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An ode to Adoti's cousin

SUNDAY MAGAZINE
By Phoebe Jay | October 18th 2015

I have known him since he was in vitro. At the time, no one knew he was a baby boy. Until his birth almost nine years ago, there were no boys in the family. So now the young lad is surrounded by females. Despite seemingly insurmountable odds, he has grown into a young man whose masculinity is unchallenged by all the women in his life. That is not to say that he is callous and unfeeling, rather that he has an innate sense of his own manhood.

For the longest time, he was the youngest grandchild in our family, but then Adoti came along and suddenly, he was a big brother of sorts.

Technically, they are cousins but you would not tell by looking at them. Adoti has always loved Zachy and Zachy has always loved her back. Being the younger one, she has the luxury of loving him for free — fully expecting that he will return her affections without reservation.

He on the other hand, has always felt that it is his responsibility to protect her. He does not take it kindly when it seems as if Mama is mistreating his Adoti.

Take last weekend for example. After an eventful morning, complete with a battle at breakfast (for some reason the girl child will not drink porridge anymore), some tantrum drama (Mama would not give her the remote control), a sob fest (she wanted to do her chini kwa chini move while atop the coffee table) and a wardrobe malfunction (Adoti got to the water dispenser again!), we finally got our diaper bag packed and were able to head out into the leafy suburbs to visit my sister and her son Zachy.

As soon as we headed in the general direction of the car, she began her “Kah! Kah! Kah!” chant, pumping her little legs up and down and looking like Christmas just came early.

Adoti loves to go ride-about. When she was younger, she would fall asleep about two minutes into any car ride, but seventeen months down the line, she has become more aware of the environment outside the vehicle. Now she even tries to open the door, the little imp. God bless the soul who created child-lock.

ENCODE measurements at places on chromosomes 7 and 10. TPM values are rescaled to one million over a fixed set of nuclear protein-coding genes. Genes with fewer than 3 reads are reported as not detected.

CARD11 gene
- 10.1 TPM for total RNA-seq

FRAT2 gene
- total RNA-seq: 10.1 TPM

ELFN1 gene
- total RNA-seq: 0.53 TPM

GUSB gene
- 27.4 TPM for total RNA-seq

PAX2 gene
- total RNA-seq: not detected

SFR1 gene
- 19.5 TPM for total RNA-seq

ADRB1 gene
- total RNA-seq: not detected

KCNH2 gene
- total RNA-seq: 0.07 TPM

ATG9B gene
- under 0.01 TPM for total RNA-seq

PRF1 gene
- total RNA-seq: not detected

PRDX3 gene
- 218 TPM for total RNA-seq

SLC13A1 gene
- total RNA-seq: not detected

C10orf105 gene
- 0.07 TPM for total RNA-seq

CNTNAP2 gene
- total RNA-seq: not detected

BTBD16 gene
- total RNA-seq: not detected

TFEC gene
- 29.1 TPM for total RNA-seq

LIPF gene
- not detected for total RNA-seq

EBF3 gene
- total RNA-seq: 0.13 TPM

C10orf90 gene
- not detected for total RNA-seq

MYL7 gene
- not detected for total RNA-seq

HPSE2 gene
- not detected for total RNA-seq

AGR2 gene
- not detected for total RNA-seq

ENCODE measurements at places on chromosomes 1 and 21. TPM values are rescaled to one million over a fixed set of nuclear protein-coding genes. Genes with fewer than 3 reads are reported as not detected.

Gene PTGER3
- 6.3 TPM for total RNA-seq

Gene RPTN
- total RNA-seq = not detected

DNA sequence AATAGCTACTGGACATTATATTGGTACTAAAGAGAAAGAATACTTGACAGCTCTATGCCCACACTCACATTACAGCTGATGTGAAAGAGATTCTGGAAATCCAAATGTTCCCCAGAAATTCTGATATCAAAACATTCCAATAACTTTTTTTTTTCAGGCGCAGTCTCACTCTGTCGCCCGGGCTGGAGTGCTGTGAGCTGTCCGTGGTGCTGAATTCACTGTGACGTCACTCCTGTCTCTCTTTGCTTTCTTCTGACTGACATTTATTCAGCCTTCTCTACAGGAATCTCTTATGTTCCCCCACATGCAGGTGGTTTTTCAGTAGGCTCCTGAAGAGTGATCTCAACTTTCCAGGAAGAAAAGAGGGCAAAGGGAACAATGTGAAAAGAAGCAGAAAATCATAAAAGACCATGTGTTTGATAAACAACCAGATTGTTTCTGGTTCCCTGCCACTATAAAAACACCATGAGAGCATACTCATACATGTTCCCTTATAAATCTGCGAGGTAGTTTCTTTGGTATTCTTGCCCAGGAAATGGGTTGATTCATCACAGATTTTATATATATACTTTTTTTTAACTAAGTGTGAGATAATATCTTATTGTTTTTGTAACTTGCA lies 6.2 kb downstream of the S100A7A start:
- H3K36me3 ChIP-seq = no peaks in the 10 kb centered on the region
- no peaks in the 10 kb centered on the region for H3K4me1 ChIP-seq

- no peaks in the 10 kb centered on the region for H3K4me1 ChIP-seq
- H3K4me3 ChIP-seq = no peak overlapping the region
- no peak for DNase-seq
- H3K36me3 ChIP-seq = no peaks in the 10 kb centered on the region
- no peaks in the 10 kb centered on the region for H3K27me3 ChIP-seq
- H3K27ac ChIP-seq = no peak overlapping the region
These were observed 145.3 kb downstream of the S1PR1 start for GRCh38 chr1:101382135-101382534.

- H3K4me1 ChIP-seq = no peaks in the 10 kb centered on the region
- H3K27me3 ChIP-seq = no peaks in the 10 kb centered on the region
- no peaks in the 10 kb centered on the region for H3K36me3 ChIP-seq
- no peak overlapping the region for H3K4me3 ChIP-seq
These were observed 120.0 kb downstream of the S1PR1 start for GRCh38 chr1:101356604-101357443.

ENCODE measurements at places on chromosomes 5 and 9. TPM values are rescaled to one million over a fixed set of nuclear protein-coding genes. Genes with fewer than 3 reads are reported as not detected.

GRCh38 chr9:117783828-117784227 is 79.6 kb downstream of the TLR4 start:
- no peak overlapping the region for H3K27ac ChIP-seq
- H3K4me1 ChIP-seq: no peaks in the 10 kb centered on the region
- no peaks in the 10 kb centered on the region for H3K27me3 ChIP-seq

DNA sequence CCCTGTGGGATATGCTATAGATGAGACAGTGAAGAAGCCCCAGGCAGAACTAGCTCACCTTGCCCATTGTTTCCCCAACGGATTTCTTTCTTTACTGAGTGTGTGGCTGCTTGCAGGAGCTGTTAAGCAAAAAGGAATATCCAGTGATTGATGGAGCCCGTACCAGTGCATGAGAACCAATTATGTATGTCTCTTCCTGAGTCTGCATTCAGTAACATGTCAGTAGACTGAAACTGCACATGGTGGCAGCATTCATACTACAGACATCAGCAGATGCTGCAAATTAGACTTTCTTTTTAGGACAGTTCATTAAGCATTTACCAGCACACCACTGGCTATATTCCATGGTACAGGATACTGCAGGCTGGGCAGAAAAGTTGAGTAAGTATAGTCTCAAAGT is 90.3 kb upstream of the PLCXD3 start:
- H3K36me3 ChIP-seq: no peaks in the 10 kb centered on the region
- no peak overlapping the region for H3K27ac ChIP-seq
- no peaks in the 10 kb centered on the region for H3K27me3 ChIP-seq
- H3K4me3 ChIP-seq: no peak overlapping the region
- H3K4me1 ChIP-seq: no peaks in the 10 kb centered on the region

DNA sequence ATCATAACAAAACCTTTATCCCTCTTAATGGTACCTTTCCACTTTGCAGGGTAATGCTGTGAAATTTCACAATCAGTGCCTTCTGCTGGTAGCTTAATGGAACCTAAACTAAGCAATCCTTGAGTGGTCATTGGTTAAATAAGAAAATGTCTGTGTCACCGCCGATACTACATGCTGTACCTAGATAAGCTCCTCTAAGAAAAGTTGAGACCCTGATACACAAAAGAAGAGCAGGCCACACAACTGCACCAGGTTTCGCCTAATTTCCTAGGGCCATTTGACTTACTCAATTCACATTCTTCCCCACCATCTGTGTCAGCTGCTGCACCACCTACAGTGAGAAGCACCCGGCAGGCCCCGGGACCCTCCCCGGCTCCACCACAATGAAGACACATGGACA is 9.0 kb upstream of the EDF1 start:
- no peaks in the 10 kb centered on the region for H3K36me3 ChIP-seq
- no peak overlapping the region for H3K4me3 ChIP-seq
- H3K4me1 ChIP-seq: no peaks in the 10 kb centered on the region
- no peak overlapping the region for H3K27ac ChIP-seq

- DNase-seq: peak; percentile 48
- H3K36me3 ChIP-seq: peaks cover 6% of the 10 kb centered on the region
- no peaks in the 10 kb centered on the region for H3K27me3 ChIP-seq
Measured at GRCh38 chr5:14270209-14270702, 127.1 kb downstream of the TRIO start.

So off we went for our visit, both mother and child as happy as could be. We got there and the door was open but the house was silent.

“Helloo ... anybody home?” I called, walking down the corridor towards my sister’s room.

“Hi Aunty, I am here.” That was Zachy’s voice. From the sounds of things as I approached, he was watching some kind of superhero/action-figure cartoon.

“If you do not have Adoti with you, you had better go back!” he said.

I smiled. Up until that point, the girl child’s thumb had been in her mouth and her head on my shoulder, but as soon as she heard Zachy’s voice, she came alive.

“Ooowee!” she said, her little legs pumping up and down again, as if Christmas was coming even earlier.

“You brought her!” That was Zachy as he suddenly appeared at the bedroom door. Without further ado, Adoti launched herself into his arms, and that was that. The girl child can be a bit reserved around her relatives, often taking a while to warm up to them, especially if we have not visited in a while. But those rules do not apply to Cousin Zachy. There is a special chip in her memory bank with his name on it.

Later that day, my sister and I wanted to go for a walk. Lil’ Miss Adoti wanted to come along but Mama wanted her to stay behind. “She will cry for a while but then she will stop ...I promise,” I said to Zachy, just as his baby cousin turned on the waterworks.

With as much pomp and circumstance as she could muster, the child threw both hands on her face in the classic, “woe is me” stance, squeezed her eyes shut and wailed like she would not live to wail another day.

I of course, am well acquainted with her antics, but poor Zachy was dismayed. If looks could kill, there would have been a thousand daggers in my back as I walked away. The boy was not amused.

“How can you leave your own child...your own flesh and blood... just because you want to go traipsing around the neighbourhood?” I imagined he was thinking. Again I smiled.

When we got back, we found the cousins covered in dirt, a sure sign that good times were had by all. Adoti had learned her cousin’s name and then gone right ahead to christen him, “Za!”

Given that my womb is on hiatus, I could not be more grateful that my daughter has an ex-officio sibling. If she does get a brother or sister one day, they sure will have a tough act to follow. Cousin Zachy has set the bar very high.

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